Bertrand Russell on the value of philosophy:
"...we must free our minds from the prejudices of what are wrongly called 'practical' men. The 'practical' man, as this word is often used, is one who recognizes only material needs, who realizes that men must have food for the body, but is oblivious of the necessity of providing food for the mind. [...] It is exclusively among the goods of the mind that the value of philsophy is to be found; and only those who are not indifferent to these goods can be persuaded that the study of philosophy is not a waste of time."
"If you ask a mathematician, a mineralogist, a historian or any man of learning, what definite body of truths has been ascertained by his science, his answer will last as long as your are willing to listen. But if you put the same question to a philosopher, he will, if he is candid, have to confess that his study has not achieved positive results such as have been achieved by other sciences. It is true that this is partly accounted for by the fact that, as soon as definite knowledge concerning any subject becomes possible, this subject ceases to be called philsophy and becomes a seperate science. The whole study of the heavens, which now belongs to astronomy, was once included in philosophy; Newton's great work was called "the mathematical principles of natural philsophy". Similarly, the study of the human mind, which was a part of philosophy, has now been seperated from philosophy and has become psychology. Thus, to a great extent, the uncertainty of philsophy is more apparent thant real: those questions which are already capable of definite answers are placed in the sciences, while those only to which, at present, no definite answer can be given, remain to form the residue which is called philosophy."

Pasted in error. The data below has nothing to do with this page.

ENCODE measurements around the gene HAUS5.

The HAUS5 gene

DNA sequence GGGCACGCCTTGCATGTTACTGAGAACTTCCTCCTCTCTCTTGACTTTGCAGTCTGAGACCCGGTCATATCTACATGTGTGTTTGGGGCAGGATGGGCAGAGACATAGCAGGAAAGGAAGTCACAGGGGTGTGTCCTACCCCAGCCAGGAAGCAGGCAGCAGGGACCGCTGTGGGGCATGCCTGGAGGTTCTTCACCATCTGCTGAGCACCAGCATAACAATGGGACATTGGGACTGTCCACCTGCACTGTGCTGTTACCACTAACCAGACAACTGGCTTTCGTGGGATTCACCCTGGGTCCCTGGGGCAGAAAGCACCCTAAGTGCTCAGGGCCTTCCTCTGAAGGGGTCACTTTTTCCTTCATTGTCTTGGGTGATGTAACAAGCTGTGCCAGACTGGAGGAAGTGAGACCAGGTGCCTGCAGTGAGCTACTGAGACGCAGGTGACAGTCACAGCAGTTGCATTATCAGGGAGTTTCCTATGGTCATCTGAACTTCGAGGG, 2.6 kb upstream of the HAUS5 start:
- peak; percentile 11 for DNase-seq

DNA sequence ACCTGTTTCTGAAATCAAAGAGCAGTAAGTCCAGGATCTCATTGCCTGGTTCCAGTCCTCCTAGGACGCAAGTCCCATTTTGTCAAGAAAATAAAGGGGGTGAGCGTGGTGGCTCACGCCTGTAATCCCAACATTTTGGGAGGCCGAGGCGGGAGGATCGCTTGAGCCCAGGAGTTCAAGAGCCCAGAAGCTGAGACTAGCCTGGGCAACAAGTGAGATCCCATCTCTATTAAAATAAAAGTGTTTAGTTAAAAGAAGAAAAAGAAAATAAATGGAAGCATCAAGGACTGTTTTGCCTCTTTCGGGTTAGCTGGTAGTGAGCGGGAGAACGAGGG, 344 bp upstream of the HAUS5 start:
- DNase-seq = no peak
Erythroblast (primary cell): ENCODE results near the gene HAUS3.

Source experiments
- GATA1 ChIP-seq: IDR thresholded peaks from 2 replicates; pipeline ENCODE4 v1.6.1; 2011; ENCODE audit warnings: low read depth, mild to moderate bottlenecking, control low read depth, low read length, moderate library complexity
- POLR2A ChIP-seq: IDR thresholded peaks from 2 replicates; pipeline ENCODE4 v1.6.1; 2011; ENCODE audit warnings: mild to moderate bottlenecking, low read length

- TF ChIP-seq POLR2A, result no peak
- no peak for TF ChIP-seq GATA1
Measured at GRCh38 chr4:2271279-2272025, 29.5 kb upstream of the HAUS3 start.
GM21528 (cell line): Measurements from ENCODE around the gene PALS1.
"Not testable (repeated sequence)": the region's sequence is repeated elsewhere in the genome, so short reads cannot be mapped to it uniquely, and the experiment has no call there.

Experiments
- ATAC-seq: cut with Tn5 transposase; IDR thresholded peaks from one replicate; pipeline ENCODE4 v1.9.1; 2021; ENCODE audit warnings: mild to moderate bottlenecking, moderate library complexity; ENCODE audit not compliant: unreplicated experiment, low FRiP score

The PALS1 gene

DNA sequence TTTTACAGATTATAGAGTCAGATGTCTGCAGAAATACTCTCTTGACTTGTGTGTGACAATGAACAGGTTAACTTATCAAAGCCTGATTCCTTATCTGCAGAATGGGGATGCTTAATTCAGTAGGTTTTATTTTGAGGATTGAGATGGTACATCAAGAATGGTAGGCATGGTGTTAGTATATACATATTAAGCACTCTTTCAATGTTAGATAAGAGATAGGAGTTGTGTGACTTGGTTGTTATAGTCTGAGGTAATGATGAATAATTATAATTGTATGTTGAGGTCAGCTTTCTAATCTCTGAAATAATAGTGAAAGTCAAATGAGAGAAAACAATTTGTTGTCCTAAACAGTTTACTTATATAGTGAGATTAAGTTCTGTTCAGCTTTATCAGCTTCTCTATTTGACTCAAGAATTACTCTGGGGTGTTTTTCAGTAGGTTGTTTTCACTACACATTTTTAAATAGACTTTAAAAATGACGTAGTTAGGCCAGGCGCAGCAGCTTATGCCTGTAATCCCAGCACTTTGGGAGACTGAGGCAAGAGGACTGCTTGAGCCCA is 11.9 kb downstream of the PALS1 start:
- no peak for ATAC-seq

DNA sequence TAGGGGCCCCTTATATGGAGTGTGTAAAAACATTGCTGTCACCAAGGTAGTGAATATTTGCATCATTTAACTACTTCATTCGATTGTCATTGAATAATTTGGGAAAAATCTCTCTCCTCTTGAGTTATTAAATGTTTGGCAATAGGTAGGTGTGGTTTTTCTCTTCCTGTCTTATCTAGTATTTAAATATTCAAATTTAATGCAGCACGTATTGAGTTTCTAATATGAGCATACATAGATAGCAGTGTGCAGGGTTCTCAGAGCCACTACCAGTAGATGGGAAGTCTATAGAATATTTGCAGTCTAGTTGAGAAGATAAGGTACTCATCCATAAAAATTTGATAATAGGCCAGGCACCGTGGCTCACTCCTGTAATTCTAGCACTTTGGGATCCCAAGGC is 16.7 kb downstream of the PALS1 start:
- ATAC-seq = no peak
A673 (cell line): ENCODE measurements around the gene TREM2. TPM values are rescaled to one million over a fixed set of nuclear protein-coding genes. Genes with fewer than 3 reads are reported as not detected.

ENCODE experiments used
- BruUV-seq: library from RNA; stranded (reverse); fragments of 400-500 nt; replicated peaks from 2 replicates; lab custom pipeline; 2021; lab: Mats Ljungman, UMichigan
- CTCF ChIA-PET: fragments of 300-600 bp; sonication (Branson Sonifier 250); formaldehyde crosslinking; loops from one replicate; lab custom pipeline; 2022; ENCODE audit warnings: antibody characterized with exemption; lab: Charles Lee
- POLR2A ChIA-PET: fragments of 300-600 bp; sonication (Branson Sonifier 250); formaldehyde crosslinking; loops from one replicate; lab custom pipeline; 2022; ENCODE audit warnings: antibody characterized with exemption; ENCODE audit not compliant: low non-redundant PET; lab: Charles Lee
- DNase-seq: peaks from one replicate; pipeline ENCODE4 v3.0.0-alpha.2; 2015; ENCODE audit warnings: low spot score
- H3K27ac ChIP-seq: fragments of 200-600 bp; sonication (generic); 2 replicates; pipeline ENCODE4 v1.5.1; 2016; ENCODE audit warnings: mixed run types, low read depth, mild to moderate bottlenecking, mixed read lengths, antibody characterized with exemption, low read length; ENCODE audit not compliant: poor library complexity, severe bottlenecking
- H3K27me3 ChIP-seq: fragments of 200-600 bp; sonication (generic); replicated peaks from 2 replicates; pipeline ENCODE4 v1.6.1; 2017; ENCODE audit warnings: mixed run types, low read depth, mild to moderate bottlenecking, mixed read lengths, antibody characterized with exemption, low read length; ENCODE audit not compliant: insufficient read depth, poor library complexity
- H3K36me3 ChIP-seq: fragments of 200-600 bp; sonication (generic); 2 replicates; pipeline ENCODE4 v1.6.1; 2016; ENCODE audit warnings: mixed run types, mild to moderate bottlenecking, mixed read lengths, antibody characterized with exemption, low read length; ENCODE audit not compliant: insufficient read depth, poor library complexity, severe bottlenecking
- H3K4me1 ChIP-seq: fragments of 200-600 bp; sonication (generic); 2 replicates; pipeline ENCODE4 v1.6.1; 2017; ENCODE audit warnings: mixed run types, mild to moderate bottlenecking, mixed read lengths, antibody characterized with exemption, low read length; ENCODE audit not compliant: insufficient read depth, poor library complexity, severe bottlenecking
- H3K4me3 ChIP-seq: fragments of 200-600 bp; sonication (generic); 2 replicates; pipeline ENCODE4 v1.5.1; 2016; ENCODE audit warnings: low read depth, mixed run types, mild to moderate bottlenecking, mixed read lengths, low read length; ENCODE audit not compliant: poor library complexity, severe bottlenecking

"The value of philosophy is, in fact, to be sought largely in its very uncertainty. [...] Philosophy is to be studied, not for the sake of any definite answers to its questions, since no definite answers can, as a rule, be known to be true, but rather for the sake of the questions themselves."